Indigo Prophecy: Director’s Cut Review

Indigo Prophecy’s absorbing and heartfelt story is worth experiencing.

Time and time again, developers have tried to make a true cinematic experience, but only a few have succeeded in that endeavor. Indigo Prophecy (known outside of North America as Fahrenheit) is one those rare games that succeeds. Although the gameplay has its fair share of issues, Indigo Prophecy has a sophisticated narrative and deep characterization. This is one of those interactive dramas that you spend more time watching than actually playing, but this adventure is so well crafted that you’ll keep pushing forward to see what the rest of this heartfelt story has to offer.

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The introductory scene sets the tone for the rest of the game.

The story is both captivating and disturbing. On a cold night in New York City, a man called Lucas Kane loses consciousness and when he comes to, he realizes that he has stabbed a man to death in the restroom of a local diner. Interestingly, mysterious murders like this have been happening for a while and the main characters set out to uncover the entity behind these crimes. Throughout the game, not only will you assume the role of Lucas, but also FBI agents Carla Valenti and Tyler Miles.

The gameplay is crafted in a way that it makes the game feel like an interactive film. So not only can you move characters, but you can also manipulate the camera and interact with your environments by using context sensitive actions and quick time events. The different environments have a huge level of interactivity. To open a door, for instance, you need to press the left mouse button and then move the cursor as if you were actually opening a door. Every single move or action that the characters perform is reflected in the gameplay somehow.

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If you don’t complete certain tasks in time, you’ll fail the mission.

The game relies heavily on the use of quick time events which can be pretty frustrating if you aren’t fast enough. To dodge an incoming car, for example, you need to press the series of buttons that appears on the screen and if you fail a given sequence, you are forced to replay that part again. QTEs can make certain encounters or fights thrilling and engaging, but most of the times though, this means that you have to rely on your reflexes to succeed.

Apart from interacting with the environments, you can also interact with the people around you. Sometimes you have a limited time to choose a question or provide an answer. Although basic, this system keeps you invested in the story and contributes to the game’s constant feeling of urgency, as if anything could happen next.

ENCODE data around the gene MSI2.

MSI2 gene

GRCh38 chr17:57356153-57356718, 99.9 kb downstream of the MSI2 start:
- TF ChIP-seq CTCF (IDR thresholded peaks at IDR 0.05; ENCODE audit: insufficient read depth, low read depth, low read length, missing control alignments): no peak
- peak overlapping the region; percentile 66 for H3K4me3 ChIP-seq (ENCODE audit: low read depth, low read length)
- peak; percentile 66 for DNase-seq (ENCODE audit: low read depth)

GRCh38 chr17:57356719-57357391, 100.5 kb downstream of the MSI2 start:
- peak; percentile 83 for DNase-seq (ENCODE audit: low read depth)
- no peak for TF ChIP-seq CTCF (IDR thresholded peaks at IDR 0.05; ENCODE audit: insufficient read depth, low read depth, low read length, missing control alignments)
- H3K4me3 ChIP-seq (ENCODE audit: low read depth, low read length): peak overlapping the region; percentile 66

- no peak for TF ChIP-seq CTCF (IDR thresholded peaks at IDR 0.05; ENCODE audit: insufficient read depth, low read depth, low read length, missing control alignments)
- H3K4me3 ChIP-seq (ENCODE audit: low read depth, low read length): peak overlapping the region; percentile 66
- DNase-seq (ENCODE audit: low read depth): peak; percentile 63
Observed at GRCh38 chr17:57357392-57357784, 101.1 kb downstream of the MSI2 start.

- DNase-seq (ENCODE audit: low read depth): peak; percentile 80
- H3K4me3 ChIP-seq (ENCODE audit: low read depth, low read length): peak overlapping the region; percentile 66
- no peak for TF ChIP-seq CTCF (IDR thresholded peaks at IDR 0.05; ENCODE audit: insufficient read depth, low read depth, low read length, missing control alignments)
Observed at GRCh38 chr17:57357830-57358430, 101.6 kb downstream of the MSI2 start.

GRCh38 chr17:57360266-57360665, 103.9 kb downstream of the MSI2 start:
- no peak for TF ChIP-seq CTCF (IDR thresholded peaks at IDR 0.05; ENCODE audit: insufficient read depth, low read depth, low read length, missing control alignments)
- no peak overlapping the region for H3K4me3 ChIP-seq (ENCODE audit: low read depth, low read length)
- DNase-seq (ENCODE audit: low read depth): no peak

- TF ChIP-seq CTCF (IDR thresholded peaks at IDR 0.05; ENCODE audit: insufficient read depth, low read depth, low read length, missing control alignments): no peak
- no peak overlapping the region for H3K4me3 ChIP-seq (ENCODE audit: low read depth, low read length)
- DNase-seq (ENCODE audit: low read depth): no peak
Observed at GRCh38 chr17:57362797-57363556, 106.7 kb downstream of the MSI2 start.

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Conversations are interactive as well.

Additionally, each of the characters you control has an anxiety meter that’s affected by the choices you make. As its name suggests, this meter indicates your characters’ mental health and if one of your characters falls into depression, he or she will commit suicide. To a certain extent, the way in which this meter works is quite simplistic. For instance, if you talk to someone after a hard day of work and that person tells you that you look exhausted, the meter will drop a bit. On the other hand, kissing a significant other, listening to music, drinking your character’s favorite beverage or taking a shower will raise the meter.

Including a meter that reacts positively or negatively according to your actions is a compelling idea, but when your meter is really low, it’s hard to take risks. As a consequence, you’ll think twice before exploring the environments or talking to certain NPC’s, because that might lower your sanity meter. Sadly, the anxiety meter is a mechanic that doesn’t impact your playthrough that much. Even if your character is feeling overwrought (one of the lowest points in the meter,) this doesn’t have a physical repercussion on your character, which seems a little incongruous.

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Some of the most mundane tasks (such as picking up the phone or changing clothes) require controller motions or button presses.

Despite some simplistic mechanics, Indigo Prophecy has a cinematic flair that’s reflected in pretty much every aspect of the game, including the camera, visuals, storytelling, character development and even the user interface menus. Sometimes, and to indicate that multiple events are taking place at the same time, the screen is divided into different parts and each of these parts highlights something different.

Sadly, a few simplistic mechanics aren’t Indigo Prophecy’s only problem. Timed missions are the most frustrating portions of the game, since you have a limited time to figure out what you need to do in order to progress with the story. If you fail, you’re forced to retry everything from the last checkpoint. Luckily, the game auto-saves quite often, but you still need to replay that section again. QTE’s can also become quite frustrating, especially since the controls on the PC (mouse and keyboard) don’t feel as precise as they should be.

In the end, Indigo Prophecy’s absorbing and heartfelt story is worth experiencing. But in order to be exposed to that story, you have to put up with cumbersome controls and various gameplay quirks. Despite those issues, Indigo Prophecy is a game crafted with care and that painstaking attention to detail permeates every aspect of this mature adventure.